Just like with President Obama stating “The private sector is fine” while he schmoozes with the Hollywood elite doesn’t make it so… neither does the data center stating “everything is fine” when all sites are down… doesn’t change reality.

The customer was not in a position to migrate from the data center.

The domain being attacked was on a shared IP address (so null routing the IP would cause issues for all of the other customers).

Is there anything that can be done?

What I’m about to share in terms of additional tips worked for this customer because they have 16 GB of RAM on their server; and it’s a relatively new server. Use what I’m about to share with caution if your environment has a lot less RAM.

I appreciate the APF software firewall and the CSF software firewall. Each one has their pros and cons.

From having worked extensively with APF for years, I knew in advance that APF handling approximately 8,000 deny’s would be pushing it. So I switched the customer from APF to CSF and modified DENY_IP_LIMIT in /etc/csf/csf.conf to be 8000 compared to teh default.

Tip #4 – to create the list of IP’s to block I ran the following command (log file path and log file name changed to protect client and their customer privacy):

cat /full-path-to-site-access-log | awk ‘{print $1}’ | sort -u | awk ‘{print “csf -d ” $1 ” DDoS attacking IP against [customer domain name]”}’ > /root/csf.list

Then I ran

sh /root/csf.list

followed by restarting Apache

A few minutes later, the close to 8,000 IP addresses were now blocked and the entries properly showed up in /etc/csf/csf.deny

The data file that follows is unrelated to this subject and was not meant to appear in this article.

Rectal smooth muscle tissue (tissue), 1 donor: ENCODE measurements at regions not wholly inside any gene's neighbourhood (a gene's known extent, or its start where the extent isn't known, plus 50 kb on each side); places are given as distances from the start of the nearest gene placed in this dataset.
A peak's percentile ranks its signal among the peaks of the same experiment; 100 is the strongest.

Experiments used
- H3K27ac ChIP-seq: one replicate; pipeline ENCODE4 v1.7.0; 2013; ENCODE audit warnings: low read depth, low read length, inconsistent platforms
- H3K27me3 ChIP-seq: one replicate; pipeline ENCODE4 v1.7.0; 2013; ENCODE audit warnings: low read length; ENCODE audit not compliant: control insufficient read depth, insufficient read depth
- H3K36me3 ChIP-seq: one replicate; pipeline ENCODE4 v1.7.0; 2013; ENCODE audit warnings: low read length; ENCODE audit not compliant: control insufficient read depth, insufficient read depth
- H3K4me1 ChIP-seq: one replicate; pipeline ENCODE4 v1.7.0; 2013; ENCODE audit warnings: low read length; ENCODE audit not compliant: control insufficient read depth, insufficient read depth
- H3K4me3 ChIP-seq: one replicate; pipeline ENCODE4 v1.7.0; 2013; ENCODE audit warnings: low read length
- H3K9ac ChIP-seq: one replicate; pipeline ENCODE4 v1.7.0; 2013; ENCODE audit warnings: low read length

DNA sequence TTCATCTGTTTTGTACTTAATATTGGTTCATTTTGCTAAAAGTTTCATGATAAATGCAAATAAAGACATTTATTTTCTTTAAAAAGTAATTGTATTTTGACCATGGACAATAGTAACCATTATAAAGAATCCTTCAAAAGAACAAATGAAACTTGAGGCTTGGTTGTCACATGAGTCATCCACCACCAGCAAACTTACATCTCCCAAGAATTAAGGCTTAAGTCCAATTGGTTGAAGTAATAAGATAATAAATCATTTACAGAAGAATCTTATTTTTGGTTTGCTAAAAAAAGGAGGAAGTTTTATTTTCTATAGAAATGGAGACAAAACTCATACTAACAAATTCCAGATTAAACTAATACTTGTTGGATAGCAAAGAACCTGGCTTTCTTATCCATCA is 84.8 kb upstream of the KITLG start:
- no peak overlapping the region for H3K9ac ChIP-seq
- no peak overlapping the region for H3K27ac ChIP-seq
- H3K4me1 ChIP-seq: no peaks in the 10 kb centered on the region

(a) The actual syntax you would use for tip #4 may vary based on how the log file is formatted. In this particular case the first entry in the access log was the IP address of the attacker.

(b) Whether it is from an article from Dynamic Net, Inc. or from other sources, you should always work through an understanding of the command rather than blindly copying and pasting.

The result, at least for now, is that our customer has a server able to meet the needs of the customers that were not under the DDoS attack.

Since this entire article is oriented towards geeks, the RAM utilization for having that many IP addresses in a software firewall did skyrocket.

The server normally uses 3 GB to slightly under 4 GB of RAM.

CSF when loaded with the close to 8,000 IP’s ended up with close to 17,000 rules (each deny created two rules).

This caused the RAM utilization to cap at the 16 GB and just slightly (less than a few MB) eat into swap space.

Server load several hours after having CSF block the known IP’s stood under 1.00.

Lessons learned include the following:

  1. If Apache max clients is normally 150 and under, and you need to set it to 1024 to have everything appear at peace, there maybe an ice berg (i.e. DoS or DDoS).
  2. If your server has the RAM and CPU power, you could operate 16,000+ iptable rules


There are data centers that specialize in anti-DDoS as well as vendors who sell anti-DDoS appliances. By no means am I sharing the various steps in the article as a replacement to either.

However, if you are a small business hosting provider where you need to make every dollar count; and, you get hit with the unexpected, sometimes a DIY (granted, in this case they hired us to handle all of this for them) works well enough to get you through.

My hope is that if you have gotten this far in the article, you are going to test out the various tips to see what the output might be on your server, dig deeper, and maybe put them aside for a day you hope doesn’t happen… but when it does… you know have some, hopefully handy, tools to make your life somewhat easier during that stressful time.

Contact us if you are interested in learning more about our managed services.

Do you have some tips to share about useful Linux commands to track down a potential DDoS or how to handle one in a pinch? Please comment.